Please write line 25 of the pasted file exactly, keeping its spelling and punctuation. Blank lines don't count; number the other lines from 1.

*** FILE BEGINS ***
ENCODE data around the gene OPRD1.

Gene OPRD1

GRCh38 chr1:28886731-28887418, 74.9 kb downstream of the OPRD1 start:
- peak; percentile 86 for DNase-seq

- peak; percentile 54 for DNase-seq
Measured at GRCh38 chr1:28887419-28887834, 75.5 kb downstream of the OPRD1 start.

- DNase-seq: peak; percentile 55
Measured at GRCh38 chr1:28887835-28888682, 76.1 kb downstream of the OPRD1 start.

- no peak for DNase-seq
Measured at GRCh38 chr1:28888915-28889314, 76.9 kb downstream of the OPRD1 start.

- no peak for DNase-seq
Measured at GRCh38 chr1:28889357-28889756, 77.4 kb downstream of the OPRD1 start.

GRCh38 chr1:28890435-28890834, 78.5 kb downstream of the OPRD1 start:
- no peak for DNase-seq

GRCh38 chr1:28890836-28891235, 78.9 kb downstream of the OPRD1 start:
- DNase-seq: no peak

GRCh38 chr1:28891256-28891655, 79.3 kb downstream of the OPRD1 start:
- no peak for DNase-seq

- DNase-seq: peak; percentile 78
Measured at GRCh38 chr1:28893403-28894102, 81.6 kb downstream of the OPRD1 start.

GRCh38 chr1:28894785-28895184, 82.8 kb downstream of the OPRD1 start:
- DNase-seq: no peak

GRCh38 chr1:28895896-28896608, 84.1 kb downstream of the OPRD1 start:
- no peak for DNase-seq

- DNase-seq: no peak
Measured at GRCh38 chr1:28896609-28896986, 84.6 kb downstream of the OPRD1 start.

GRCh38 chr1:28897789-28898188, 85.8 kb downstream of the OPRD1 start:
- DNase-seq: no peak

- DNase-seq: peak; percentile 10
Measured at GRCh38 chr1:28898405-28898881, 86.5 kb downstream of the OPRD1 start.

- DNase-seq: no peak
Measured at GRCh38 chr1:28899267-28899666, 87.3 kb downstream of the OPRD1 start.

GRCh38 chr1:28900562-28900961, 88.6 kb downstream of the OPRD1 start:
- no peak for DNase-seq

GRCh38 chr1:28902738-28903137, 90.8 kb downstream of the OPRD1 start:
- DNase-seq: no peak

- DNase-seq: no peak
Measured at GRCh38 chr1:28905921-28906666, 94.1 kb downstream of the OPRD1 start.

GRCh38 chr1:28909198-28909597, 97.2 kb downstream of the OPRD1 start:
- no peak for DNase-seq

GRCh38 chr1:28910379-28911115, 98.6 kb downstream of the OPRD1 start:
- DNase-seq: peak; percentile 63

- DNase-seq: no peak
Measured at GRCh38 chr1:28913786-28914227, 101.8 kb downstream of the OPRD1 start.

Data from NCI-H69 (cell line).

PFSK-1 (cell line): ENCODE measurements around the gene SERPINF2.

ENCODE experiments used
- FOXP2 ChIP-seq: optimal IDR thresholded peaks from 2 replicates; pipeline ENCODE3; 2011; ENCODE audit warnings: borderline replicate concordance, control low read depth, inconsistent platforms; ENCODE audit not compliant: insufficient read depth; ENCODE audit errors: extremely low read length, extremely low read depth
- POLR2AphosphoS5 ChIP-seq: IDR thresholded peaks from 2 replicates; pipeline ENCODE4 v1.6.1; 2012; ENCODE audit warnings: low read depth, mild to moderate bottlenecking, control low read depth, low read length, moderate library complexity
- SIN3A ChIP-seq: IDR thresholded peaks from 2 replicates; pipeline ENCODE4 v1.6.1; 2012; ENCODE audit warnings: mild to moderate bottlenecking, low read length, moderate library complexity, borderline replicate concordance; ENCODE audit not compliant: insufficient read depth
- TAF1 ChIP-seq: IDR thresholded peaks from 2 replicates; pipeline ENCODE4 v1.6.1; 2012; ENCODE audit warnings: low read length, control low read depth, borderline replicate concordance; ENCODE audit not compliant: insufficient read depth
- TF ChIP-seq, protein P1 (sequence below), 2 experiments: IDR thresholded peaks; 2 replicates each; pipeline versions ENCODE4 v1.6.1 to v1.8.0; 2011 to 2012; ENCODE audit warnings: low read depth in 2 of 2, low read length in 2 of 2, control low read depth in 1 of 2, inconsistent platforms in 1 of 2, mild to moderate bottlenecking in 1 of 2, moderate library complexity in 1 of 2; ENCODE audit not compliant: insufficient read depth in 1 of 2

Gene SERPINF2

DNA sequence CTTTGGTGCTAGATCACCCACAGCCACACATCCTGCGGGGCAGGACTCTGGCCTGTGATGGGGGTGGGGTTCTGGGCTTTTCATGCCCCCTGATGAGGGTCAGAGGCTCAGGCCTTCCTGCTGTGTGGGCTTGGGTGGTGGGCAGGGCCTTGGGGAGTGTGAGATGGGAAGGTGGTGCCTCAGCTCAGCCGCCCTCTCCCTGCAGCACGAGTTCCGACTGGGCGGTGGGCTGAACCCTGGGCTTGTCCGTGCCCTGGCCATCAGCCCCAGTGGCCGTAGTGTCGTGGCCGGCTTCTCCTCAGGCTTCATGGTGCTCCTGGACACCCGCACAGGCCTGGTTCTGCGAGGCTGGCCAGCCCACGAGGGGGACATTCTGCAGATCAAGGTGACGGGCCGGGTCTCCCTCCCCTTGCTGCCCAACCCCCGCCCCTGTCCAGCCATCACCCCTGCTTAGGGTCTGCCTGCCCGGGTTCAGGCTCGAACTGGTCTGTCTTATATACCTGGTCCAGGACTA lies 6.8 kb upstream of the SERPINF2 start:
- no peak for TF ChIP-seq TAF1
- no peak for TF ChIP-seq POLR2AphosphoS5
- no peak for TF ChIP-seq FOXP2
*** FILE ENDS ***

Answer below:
- DNase-seq: no peak